Orpington head who forced pupils to change exam answers spared teaching ban

·2-min read
Leesons Primary School (Google)
Leesons Primary School (Google)

A headteacher who was sacked by an Orpington primary school for making pupils change their answers in exams has been spared a professional ban.

Amanda Rush, 59, was dismissed from Leesons Primary School for gross misconduct in 2017 after admitting telling pupils taking SATs to change their answers.

A Teaching Regulation Agency (TRA) conduct panel investigated the case in December to determine whether further action should be taken, publishing its conclusions this month.

The panel found that Mrs Rush had personally instructed some pupils to amend their given answers by repositioning them on an answer paper, ensuring they were inside a box.

TRA decision maker John Knowles, who could have banned Mrs Rush from teaching, concluded that no further action was required.

He acknowledged the teacher had been "consumed by sadness and regret" in the years since she was sacked.

In her witness statement, Mrs Rush said: “I did realise at the time that what we had done by asking the children to move their answers or make them legible was not in accordance with the guidance.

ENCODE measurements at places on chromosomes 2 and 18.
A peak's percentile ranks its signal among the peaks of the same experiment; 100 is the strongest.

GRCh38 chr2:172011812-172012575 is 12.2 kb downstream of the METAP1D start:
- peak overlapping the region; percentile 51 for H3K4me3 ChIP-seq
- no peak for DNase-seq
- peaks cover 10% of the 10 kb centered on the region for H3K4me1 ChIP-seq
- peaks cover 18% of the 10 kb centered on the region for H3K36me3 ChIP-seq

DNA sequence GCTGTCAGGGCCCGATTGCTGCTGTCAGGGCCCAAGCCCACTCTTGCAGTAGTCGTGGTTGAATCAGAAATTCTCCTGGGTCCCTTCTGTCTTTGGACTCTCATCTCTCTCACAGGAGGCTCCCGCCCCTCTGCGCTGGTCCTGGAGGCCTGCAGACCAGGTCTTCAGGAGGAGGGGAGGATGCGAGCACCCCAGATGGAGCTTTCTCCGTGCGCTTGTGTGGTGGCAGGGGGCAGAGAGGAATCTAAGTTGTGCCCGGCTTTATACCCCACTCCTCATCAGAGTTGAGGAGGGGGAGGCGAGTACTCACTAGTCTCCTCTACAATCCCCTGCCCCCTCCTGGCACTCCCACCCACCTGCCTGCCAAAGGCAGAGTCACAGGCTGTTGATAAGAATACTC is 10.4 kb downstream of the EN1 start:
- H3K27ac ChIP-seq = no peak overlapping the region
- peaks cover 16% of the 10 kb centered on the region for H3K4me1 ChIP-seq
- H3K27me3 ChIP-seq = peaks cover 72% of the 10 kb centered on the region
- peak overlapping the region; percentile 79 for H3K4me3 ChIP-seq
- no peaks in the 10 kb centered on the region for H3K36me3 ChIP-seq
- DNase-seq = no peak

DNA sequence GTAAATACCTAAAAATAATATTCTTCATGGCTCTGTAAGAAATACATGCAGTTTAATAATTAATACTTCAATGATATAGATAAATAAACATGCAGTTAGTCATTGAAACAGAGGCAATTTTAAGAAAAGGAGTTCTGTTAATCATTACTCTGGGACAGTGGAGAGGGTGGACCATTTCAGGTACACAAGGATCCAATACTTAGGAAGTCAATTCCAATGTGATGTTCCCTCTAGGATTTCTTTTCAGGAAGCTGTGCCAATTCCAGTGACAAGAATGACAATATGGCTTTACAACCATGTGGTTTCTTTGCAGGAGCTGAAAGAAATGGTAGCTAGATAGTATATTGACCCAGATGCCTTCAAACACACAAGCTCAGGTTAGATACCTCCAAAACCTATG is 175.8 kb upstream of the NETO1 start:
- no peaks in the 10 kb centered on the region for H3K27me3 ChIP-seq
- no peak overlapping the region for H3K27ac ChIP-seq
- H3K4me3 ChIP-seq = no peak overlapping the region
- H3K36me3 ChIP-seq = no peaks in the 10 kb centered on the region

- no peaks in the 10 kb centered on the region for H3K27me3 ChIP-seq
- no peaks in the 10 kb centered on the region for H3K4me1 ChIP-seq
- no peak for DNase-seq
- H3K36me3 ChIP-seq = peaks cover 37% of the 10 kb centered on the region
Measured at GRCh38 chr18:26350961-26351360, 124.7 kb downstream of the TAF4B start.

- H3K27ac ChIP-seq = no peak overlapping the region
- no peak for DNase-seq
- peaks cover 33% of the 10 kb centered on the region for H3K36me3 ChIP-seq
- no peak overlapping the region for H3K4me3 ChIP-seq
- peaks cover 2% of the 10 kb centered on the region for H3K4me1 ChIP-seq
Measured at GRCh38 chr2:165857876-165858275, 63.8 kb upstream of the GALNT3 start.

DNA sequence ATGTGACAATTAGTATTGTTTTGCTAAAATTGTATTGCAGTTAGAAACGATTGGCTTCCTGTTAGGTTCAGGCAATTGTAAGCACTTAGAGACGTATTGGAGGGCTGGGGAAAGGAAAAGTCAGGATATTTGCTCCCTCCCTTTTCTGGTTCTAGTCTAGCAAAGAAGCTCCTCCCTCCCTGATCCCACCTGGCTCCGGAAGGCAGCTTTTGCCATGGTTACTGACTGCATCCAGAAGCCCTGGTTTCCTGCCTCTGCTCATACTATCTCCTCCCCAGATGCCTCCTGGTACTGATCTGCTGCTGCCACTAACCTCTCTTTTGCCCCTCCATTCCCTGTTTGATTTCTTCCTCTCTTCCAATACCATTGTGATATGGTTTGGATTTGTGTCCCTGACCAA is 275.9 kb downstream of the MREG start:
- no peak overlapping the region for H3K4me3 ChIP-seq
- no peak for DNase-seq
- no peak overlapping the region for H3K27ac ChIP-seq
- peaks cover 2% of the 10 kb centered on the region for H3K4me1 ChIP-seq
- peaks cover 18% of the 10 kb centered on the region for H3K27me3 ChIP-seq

“However, I had convinced myself that we had done it for the right reasons.”

The pupils were forced to retake their exams after they were voided due to the probe.

The panel was not satisfied “on the balance of probabilities” that pupils were encouraged to change the substance of their answers, despite receiving testimony from one pupil who claimed Mrs Rush called them into her office at lunch to amend their paper.

The pupil said: “Mrs Rush called me in to see her from eating my lunch.

“I was hungry so I felt annoyed. In my writing paper I had put 'my friend gave me lots of support for my work'.

“Mrs Rush asked me what the root word was.

“She rubbed out my answer and asked me to write the word 'encouragement'.

“Mrs Rush called me in to mark my Maths paper too.

“She had rubbed out my answers and she told me the right answers to put in. I felt annoyed about this."

The panel heard how another pupil reacted when his mother adjusted the setting level on one of his games at home, telling her that he was fed up with people doing things for him.

When asked to explain, “he disclosed that Mrs Rush had asked him to change his answers in her office following completion of his SATs.”

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